Maine is better off being on the way to somewhere

Peter Vigue, CEO  of Cianbro, discusses the beneits of having an East-West Highway while taking the podium at the Access Atlantica confrence in Orono in August 2007.
Peter Vigue, CEO of Cianbro, discusses the beneits of having an East-West Highway while taking the podium at the Access Atlantica confrence in Orono in August 2007. Buy Photo
Posted March 30, 2012, at 3:50 p.m.

Two stories recent stories in the BDN highlight both Maine’s shortcomings and an economic strategy for growth. One story reported that the feasibility of the long-touted east-west highway concept will be studied on the state’s dime — actually, on the state’s $300,000. The second story reported on the scope of Searsport’s Mack Point, where much of central and eastern Maine’s heating oil, diesel and gasoline are imported.

Looking at a map of the U.S., Maine appears to be an afterthought. Our location, so close to the highly populated Northeast yet also a dead-end on the interstate highway system, dooms Maine in many ways. Businesses needing to import material or products find it more costly and slower to get them delivered to Maine than to Boston, Philadelphia, Atlanta or Cleveland. Shipping completed products to larger markets also is costly and slow.

But another look at the map and the two news stories suggests a logical strategy.

Maine will never be a shipping hub in the way Newark, N.J., or Seattle are. But the state is poised to become a link in a developing commerce conduit. Maine, and especially the central, eastern and western parts of the state, lies along an “as-the-crow-flies” corridor between the maritime ports of Halifax, Nova Scotia, and St. John, New Brunswick, and the distribution hub of Montreal.

Montreal is on the St. Lawrence River, with access to the St. Lawrence Seaway, which in turn links to Detroit and Chicago, which give shippers access to the midwestern U.S.

Building a road across Maine linking highways in New Brunswick to highways in Quebec would substantially enhance shipping through the two-nation region, which has been dubbed Atlantica. If part of that road can be built with private money and it operates as a limited-access toll road it is more likely to come to fruition than if plans hinge on public funding. Public money should be used to improve existing east-west roads to create the highway.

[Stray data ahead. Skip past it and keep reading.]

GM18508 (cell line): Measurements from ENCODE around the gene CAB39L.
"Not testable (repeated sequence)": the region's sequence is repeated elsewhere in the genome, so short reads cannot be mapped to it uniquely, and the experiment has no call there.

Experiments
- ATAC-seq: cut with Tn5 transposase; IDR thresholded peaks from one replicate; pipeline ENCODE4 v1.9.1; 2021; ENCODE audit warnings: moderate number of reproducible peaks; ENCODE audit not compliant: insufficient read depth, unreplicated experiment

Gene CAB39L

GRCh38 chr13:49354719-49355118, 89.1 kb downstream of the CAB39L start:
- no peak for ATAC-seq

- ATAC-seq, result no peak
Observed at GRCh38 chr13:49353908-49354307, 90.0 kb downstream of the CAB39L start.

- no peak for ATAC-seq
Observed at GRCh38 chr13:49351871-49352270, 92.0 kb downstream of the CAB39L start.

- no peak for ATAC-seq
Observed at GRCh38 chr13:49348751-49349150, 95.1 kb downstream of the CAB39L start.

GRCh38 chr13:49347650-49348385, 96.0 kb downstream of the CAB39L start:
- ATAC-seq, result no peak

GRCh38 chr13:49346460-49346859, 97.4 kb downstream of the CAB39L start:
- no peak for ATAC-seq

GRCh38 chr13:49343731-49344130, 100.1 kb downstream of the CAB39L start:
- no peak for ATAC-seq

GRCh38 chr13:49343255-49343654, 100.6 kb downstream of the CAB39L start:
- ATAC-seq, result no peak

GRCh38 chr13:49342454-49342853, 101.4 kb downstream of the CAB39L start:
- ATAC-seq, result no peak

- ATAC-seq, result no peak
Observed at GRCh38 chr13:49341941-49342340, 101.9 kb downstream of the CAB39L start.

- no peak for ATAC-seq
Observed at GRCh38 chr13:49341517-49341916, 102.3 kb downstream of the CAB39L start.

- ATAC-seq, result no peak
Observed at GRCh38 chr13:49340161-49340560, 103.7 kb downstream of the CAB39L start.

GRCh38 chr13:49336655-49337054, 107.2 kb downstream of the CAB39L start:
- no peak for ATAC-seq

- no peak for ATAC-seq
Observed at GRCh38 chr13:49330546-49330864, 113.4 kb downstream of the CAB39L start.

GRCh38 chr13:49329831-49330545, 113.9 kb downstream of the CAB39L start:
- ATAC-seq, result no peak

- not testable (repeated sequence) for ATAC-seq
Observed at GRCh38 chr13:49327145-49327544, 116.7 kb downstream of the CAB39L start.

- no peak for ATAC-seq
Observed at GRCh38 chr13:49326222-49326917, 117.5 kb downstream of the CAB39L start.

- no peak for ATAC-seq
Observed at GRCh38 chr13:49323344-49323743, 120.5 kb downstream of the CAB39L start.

The Port of Searsport also plays a key role in this network. Part of the state Department of Transportation’s three-port maritime shipping strategy, the Mack Point facility and an area designated on adjacent Sears Island for a container port, provide unparalleled benefits to shippers.

The Mack Point facility has a rail connection that offers “double-stack” capacity, meaning one shipping container can be stacked on top of another and travel all the way to Montreal without encountering a low bridge. The port has 40-foot-deep waters, rare on the coast, and is a full day closer by ship to Europe than New York.

A very legitimate question arises when considering this improved transportation network: what’s in it for Maine? Skeptics are right to wonder whether the state will merely see tail lights and diesel exhaust if it becomes part of a shipping conduit.

The answer lies in realms outside government. Businesses are already using the transportation corridor, or parts of it. Trucks from ports in the Canadian Maritime provinces either cross Maine on secondary roads or use the Trans-Canada Highway to bypass the state. Or goods stay on ships and make the journey around Maine and New Brunswick and enter the St. Lawrence Seaway at the mouth of the river.

Economic growth in Maine and elsewhere has taken root near transportation infrastructure. First it was shipping ports and then it was interstate highways. If a new trans-modal transportation system rises through eastern, central and western Maine, economic activity will follow. If policymakers resist this system, business activity will create its own detour around Maine.

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